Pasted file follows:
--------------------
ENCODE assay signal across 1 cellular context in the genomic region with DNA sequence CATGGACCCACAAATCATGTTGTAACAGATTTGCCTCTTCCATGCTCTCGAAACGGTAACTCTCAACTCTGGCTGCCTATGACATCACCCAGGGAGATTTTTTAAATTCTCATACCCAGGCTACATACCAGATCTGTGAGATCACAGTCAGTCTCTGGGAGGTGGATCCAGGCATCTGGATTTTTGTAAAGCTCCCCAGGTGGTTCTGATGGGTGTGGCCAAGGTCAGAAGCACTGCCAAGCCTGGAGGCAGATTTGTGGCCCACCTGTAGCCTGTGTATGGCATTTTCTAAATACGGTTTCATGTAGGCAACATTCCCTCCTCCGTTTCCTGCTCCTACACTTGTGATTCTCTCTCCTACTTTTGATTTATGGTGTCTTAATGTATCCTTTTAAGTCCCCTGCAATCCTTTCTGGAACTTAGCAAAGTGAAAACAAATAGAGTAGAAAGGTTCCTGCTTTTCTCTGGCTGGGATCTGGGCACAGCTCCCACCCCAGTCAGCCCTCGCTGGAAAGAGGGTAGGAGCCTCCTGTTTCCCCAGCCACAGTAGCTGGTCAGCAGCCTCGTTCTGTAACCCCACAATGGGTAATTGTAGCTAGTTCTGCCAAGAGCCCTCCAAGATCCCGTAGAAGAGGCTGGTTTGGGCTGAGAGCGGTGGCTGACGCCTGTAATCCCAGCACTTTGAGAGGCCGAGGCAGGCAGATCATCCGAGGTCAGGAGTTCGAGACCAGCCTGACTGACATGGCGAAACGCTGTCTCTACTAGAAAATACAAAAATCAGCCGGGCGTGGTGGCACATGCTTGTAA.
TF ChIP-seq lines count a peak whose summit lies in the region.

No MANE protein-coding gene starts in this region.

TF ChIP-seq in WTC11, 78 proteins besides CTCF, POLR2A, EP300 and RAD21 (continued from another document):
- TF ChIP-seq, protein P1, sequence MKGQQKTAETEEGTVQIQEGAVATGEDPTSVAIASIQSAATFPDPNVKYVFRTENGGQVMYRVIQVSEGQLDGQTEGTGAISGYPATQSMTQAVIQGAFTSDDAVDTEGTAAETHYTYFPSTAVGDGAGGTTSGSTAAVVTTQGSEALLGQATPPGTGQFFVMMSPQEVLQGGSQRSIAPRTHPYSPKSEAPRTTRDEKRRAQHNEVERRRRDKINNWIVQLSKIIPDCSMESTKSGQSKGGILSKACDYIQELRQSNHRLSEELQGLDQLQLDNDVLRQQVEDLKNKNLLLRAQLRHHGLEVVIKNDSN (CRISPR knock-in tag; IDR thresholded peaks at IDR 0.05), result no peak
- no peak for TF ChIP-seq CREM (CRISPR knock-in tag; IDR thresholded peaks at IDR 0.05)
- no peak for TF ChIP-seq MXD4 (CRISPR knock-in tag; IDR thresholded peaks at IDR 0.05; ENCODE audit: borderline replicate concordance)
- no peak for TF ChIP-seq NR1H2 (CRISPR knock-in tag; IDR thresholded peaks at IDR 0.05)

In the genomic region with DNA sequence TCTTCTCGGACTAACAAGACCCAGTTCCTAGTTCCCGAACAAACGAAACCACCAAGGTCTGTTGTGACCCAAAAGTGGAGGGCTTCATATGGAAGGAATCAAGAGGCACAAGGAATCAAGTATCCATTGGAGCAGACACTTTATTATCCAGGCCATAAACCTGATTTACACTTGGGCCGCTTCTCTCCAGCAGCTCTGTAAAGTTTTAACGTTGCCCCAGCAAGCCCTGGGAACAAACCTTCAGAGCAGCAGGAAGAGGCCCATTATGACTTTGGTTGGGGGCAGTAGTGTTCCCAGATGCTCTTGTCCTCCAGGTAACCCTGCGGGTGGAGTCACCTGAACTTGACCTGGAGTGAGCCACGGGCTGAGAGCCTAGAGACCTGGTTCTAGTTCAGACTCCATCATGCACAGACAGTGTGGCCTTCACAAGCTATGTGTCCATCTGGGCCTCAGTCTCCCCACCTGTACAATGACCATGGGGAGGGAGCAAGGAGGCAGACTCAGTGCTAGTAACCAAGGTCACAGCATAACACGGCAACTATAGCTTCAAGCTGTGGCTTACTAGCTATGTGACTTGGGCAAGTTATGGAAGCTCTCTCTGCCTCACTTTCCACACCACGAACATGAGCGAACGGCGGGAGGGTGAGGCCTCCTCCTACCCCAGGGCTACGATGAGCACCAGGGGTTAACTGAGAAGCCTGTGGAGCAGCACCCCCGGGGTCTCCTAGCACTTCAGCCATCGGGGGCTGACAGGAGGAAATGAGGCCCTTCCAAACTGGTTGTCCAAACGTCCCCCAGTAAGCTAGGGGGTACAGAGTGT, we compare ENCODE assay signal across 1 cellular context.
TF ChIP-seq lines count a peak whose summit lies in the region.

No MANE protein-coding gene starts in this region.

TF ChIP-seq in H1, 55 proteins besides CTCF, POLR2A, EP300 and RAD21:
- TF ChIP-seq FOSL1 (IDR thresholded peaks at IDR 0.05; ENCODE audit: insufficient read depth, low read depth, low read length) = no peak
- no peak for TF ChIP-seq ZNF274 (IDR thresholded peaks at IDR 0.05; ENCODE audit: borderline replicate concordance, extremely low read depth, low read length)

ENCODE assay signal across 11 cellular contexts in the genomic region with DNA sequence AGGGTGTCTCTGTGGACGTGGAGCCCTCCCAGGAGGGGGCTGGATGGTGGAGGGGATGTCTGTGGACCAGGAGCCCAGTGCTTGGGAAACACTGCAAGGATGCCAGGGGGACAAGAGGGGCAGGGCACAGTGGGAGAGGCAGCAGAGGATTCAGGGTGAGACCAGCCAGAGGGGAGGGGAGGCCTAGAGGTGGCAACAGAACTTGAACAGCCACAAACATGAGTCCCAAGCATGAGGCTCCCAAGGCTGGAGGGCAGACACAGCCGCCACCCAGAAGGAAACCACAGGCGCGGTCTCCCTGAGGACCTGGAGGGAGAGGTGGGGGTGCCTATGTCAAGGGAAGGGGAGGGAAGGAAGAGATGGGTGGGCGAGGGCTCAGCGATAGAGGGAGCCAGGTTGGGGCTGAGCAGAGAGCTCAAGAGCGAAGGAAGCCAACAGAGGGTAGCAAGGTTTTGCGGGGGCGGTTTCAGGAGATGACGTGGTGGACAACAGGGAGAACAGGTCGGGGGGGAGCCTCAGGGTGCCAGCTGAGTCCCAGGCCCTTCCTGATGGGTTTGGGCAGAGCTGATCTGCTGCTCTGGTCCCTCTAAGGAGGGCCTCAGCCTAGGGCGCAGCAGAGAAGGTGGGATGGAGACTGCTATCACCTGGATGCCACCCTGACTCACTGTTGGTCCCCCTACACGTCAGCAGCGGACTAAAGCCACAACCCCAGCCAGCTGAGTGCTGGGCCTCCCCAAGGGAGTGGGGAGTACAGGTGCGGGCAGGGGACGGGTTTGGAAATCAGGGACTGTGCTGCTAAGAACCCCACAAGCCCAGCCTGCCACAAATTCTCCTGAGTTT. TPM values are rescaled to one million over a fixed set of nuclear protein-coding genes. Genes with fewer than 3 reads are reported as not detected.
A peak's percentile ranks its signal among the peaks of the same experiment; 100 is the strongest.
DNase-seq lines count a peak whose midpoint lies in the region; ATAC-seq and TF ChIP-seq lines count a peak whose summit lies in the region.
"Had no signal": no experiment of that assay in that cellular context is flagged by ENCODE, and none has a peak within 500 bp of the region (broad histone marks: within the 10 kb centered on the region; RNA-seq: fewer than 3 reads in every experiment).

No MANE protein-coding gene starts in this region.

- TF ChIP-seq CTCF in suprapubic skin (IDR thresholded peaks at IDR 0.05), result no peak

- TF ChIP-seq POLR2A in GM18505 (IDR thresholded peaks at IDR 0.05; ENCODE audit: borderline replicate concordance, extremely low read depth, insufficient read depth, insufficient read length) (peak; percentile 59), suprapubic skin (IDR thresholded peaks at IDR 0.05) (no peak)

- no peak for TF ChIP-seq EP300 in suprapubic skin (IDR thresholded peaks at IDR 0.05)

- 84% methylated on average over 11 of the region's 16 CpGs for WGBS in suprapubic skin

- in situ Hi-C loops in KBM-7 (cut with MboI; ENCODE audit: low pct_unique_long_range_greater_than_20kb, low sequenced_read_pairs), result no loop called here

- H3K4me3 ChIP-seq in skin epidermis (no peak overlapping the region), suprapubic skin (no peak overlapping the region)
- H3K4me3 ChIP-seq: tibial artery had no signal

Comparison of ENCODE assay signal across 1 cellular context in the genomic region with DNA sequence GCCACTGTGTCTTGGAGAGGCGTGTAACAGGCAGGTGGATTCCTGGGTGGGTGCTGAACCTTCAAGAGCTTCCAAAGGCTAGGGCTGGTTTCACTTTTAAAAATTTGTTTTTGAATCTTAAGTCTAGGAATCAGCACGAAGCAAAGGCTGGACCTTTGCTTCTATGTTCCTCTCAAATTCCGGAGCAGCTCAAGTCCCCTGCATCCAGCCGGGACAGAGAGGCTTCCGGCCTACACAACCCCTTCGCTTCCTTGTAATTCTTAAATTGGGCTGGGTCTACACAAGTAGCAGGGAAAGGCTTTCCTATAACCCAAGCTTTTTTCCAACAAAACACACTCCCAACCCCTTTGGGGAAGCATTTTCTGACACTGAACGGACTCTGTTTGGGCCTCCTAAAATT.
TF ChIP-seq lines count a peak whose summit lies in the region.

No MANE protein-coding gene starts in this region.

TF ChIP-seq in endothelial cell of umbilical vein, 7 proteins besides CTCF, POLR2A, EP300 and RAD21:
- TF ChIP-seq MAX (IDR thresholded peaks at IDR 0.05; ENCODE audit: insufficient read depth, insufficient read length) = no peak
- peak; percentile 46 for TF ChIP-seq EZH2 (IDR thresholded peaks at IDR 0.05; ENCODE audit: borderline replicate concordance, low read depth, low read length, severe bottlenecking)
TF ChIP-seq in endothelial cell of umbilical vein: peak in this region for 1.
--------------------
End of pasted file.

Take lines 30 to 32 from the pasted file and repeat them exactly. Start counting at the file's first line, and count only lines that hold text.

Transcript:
TF ChIP-seq in endothelial cell of umbilical vein, 7 proteins besides CTCF, POLR2A, EP300 and RAD21:
- TF ChIP-seq MAX (IDR thresholded peaks at IDR 0.05; ENCODE audit: insufficient read depth, insufficient read length) = no peak
- peak; percentile 46 for TF ChIP-seq EZH2 (IDR thresholded peaks at IDR 0.05; ENCODE audit: borderline replicate concordance, low read depth, low read length, severe bottlenecking)